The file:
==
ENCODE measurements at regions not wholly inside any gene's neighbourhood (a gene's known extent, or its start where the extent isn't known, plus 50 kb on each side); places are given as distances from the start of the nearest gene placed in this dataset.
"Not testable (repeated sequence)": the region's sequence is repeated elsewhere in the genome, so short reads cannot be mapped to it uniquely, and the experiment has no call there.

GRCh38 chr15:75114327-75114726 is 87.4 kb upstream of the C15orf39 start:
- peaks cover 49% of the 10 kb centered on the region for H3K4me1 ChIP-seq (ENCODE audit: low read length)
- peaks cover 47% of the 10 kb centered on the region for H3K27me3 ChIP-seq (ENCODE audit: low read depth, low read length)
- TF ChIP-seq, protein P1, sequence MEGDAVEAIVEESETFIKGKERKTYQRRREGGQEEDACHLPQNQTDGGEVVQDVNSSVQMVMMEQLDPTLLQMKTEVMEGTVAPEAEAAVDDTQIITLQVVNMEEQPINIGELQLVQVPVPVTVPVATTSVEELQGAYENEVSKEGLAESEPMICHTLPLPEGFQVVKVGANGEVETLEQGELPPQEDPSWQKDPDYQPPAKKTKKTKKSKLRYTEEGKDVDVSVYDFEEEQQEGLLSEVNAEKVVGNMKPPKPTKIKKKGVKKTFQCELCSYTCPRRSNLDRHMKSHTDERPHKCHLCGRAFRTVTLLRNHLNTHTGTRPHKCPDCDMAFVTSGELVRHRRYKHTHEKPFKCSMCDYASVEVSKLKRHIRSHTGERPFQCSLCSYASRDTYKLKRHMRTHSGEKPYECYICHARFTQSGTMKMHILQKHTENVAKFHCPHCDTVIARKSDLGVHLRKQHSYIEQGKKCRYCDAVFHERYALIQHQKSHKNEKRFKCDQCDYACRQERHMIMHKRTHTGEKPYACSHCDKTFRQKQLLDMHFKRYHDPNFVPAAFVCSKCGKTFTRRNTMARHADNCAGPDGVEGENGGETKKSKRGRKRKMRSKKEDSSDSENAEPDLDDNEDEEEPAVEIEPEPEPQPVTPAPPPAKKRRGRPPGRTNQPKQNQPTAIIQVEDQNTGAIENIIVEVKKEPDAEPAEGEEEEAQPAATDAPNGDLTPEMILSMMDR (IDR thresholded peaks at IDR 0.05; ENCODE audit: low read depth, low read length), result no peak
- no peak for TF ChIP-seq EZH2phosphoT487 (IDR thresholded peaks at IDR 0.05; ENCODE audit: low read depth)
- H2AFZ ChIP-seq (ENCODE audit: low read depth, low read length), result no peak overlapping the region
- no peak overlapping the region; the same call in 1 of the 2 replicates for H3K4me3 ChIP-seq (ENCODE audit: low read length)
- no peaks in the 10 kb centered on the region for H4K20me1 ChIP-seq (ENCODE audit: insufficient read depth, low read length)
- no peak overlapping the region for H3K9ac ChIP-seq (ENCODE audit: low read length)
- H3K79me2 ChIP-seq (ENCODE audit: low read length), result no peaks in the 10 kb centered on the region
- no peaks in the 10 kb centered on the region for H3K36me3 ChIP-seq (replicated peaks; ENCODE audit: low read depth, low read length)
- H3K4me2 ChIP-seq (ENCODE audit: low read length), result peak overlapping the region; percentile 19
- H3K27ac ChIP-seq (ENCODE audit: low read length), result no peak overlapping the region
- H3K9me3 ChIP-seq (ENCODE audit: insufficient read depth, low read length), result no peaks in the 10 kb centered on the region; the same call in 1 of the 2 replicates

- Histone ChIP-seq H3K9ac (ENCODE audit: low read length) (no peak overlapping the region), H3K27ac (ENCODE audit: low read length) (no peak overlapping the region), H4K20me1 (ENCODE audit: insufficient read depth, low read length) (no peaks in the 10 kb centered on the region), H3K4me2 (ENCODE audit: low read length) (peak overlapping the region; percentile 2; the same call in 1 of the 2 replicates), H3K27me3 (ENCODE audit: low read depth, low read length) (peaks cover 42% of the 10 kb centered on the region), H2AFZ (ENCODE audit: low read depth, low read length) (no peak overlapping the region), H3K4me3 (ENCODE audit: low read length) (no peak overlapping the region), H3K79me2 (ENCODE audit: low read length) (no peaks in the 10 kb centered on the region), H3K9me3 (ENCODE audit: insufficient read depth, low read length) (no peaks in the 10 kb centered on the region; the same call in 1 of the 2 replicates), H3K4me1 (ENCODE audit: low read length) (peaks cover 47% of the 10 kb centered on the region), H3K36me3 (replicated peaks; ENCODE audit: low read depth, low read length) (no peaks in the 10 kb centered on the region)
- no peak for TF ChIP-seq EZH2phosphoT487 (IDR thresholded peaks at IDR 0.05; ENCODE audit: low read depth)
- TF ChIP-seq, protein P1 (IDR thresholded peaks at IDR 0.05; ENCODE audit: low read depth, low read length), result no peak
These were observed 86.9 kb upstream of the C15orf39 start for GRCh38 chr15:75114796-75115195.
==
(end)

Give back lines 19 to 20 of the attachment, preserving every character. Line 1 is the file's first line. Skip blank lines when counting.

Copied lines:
- TF ChIP-seq, protein P1 (IDR thresholded peaks at IDR 0.05; ENCODE audit: low read depth, low read length), result no peak
These were observed 86.9 kb upstream of the C15orf39 start for GRCh38 chr15:75114796-75115195.